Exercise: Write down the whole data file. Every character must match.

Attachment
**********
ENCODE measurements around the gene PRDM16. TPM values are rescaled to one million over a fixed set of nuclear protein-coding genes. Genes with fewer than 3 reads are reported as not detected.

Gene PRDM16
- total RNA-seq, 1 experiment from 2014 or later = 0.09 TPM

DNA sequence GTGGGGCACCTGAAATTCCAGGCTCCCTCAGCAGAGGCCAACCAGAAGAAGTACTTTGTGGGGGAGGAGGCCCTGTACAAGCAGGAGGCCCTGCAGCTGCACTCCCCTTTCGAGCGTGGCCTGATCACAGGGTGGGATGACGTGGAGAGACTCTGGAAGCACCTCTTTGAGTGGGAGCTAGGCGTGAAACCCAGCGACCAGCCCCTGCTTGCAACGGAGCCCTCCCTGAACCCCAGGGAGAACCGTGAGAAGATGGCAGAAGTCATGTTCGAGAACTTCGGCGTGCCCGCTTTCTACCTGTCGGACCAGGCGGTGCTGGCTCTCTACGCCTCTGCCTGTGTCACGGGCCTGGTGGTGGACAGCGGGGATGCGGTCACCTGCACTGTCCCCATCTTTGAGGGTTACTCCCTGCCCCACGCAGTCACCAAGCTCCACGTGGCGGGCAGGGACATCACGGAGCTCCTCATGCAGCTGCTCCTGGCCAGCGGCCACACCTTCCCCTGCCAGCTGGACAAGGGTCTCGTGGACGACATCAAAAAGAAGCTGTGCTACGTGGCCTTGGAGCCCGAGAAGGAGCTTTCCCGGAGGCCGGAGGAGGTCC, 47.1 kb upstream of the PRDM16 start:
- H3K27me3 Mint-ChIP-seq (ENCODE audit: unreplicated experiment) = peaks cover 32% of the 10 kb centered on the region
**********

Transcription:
ENCODE measurements around the gene PRDM16. TPM values are rescaled to one million over a fixed set of nuclear protein-coding genes. Genes with fewer than 3 reads are reported as not detected.

Gene PRDM16
- total RNA-seq, 1 experiment from 2014 or later = 0.09 TPM

DNA sequence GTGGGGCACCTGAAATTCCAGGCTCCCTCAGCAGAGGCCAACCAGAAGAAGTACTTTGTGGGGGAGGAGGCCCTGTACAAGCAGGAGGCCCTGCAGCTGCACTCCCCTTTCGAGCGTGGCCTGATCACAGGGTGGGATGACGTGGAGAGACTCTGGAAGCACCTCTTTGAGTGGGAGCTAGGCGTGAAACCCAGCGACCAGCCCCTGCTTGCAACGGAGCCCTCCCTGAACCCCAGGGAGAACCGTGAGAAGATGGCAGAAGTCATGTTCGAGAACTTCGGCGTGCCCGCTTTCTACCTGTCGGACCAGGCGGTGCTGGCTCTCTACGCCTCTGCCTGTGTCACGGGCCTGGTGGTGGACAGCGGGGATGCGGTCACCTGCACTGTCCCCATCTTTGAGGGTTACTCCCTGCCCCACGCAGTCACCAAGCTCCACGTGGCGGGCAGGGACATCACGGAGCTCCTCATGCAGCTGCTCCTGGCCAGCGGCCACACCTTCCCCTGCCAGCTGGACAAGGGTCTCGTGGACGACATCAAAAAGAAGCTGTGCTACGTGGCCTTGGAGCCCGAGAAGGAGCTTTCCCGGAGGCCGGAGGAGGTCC, 47.1 kb upstream of the PRDM16 start:
- H3K27me3 Mint-ChIP-seq (ENCODE audit: unreplicated experiment) = peaks cover 32% of the 10 kb centered on the region